Pelvic laparoscopy is surgery to examine pelvic organs. It uses a viewing tool called a laparoscope. The surgery is also used to treat certain diseases of the pelvic organs.
While you are deep asleep and pain-free under general anesthesia, the doctor makes a half-inch (1.25 centimeters) surgical cut in the skin below the belly button. Carbon dioxide gas is pumped into the abdomen to help the doctor see the organs more easily.
The laparoscope, an instrument that looks like a small telescope with a light and a video camera, is inserted so the doctor can view the area.
Other instruments may be inserted through other small cuts in the lower abdomen. While watching a video monitor, the doctor is able to:
- Get tissue samples (biopsy)
- Look for the cause of any symptoms
- Remove scar tissue or other abnormal tissue, such as from endometriosis
- Repair or remove part or all of the ovaries or uterine tubes
- Repair or remove parts of the uterus
- Do other surgical procedures (such as appendectomy, removing lymph nodes)
After the laparoscopy, the carbon dioxide gas is released, and the cuts are closed.
Why the Procedure is Performed
Laparoscopy uses a smaller surgical cut than open surgery. This means your hospital stay is likely to be shorter and your recovery faster. There is less blood loss with laparoscopic surgery and less pain after surgery.
Pelvic laparoscopy is used both for diagnosis and treatment. It may be recommended for:
- An abnormal pelvic mass or ovarian cyst found using pelvic ultrasound
- Cancer (ovarian, endometrial, or cervical) to see if it has spread, or to remove nearby lymph nodes or tissue
- Chronic (long-term) pelvic pain, if no other cause has been found
- Ectopic (tubal) pregnancy
- Difficulty getting pregnant or having a baby (infertility)
- Sudden, severe pelvic pain
A pelvic laparoscopy may also be done to:
Risks for any pelvic surgery include:
- Blood clots in the leg or pelvic veins, which could travel to the lungs and, rarely, be fatal
- Breathing problems
- Damage to nearby organs and tissues
- Heart problems
Before the Procedure
Always tell your health care provider:
- If you are or could be pregnant
- What drugs you are taking, even drugs, herbs, or supplements you bought without a prescription
During the days before surgery:
- You may be asked to stop taking aspirin, ibuprofen (Advil, Motrin), warfarin (Coumadin), and any other drugs that make it hard for your blood to clot.
- Ask your provider which medicines you can still take on the day of your surgery.
- If you smoke, try to stop. Ask your provider for help.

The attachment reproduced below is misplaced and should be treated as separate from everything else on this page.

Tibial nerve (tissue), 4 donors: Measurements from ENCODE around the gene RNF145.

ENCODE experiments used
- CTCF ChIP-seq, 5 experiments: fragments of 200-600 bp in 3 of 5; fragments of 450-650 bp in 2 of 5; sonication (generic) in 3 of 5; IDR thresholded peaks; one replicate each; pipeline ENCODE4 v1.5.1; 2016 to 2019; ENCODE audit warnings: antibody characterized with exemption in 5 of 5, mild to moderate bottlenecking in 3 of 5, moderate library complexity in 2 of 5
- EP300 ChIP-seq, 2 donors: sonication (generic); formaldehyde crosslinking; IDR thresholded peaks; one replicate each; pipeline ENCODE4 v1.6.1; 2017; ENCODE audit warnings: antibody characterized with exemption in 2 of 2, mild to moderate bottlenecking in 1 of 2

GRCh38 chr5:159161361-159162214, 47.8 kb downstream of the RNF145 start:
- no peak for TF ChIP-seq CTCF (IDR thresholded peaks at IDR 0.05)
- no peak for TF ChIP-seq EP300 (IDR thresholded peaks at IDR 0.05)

- Arrange for someone to drive you home after surgery.
On the day of your surgery:
- You will usually be asked not to drink or eat anything after midnight the night before your surgery, or 8 hours before your surgery.
- Take the drugs your provider told you to take with a small sip of water.
- Your provider will tell you when to arrive at the hospital or clinic.
After the Procedure
You will spend some time in a recovery area as you wake up from the anesthesia.
Many people are able to go home the same day as the procedure. Sometimes, you may need to stay overnight, depending on what surgery was done using the laparoscope.
The gas pumped into the abdomen may cause abdominal discomfort for 1 to 2 days after the procedure. Some people feel neck and shoulder pain for several days after a laparoscopy because the carbon dioxide gas irritates the diaphragm. As the gas is absorbed, this pain will go away. Lying down can help decrease the pain.
You will get a prescription for pain medicine or tell you what over-the-counter pain medicines you can take.
You may go back to your normal activities within 1 to 2 days. However, DO NOT lift anything over 10 pounds (4.5 kilograms) for 3 weeks after surgery to decrease your risk of getting a hernia in your incisions.
Depending on what procedure is done, you can usually begin sexual activities again as soon as any bleeding has stopped. If you have had a hysterectomy, you need to wait 3 months before having sexual intercourse again. Ask your provider what is recommended for the procedure you are having.
Call your provider if you have:
- Bleeding from the vagina
- Fever that does not go away
- Nausea and vomiting
- Severe abdominal pain
Celioscopy; Band-aid surgery; Pelviscopy; Gynecologic laparoscopy; Exploratory laparoscopy - gynecologic
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Gaitán HG, Reveiz L, Farquhar C, Elias VM. Laparoscopy for the management of acute lower abdominal pain in women of childbearing age. Cochrane Database Syst Rev. 2014;(5):CD007683. PMID: 24848893 www.ncbi.nlm.nih.gov/pubmed/24848893.
Lentz GM. Endoscopy: Hysteroscopy and laparoscopy. In: Lentz GM, Lobo RA, Gershenson DM, Katz VL, eds. Comprehensive Gynecology. 6th ed. Philadelphia, PA: Elsevier Mosby; 2013:chap 10.
Ordon M, Eichel L, Landman J. Fundamentals of laparoscopic and robotic urologic surgery. In: Wein AJ, Kavoussi LR, Partin AW, Peters CA, eds. Campbell-Walsh Urology. 11th ed. Philadelphia, PA: Elsevier; 2016:chap 10.
Review Date 4/5/2016
Updated by: Irina Burd, MD, PhD, Associate Professor of Gynecology and Obstetrics at Johns Hopkins University School of Medicine, Baltimore, MD. Review provided by VeriMed Healthcare Network. Also reviewed by David Zieve, MD, MHA, Isla Ogilvie, PhD, and the A.D.A.M. Editorial team.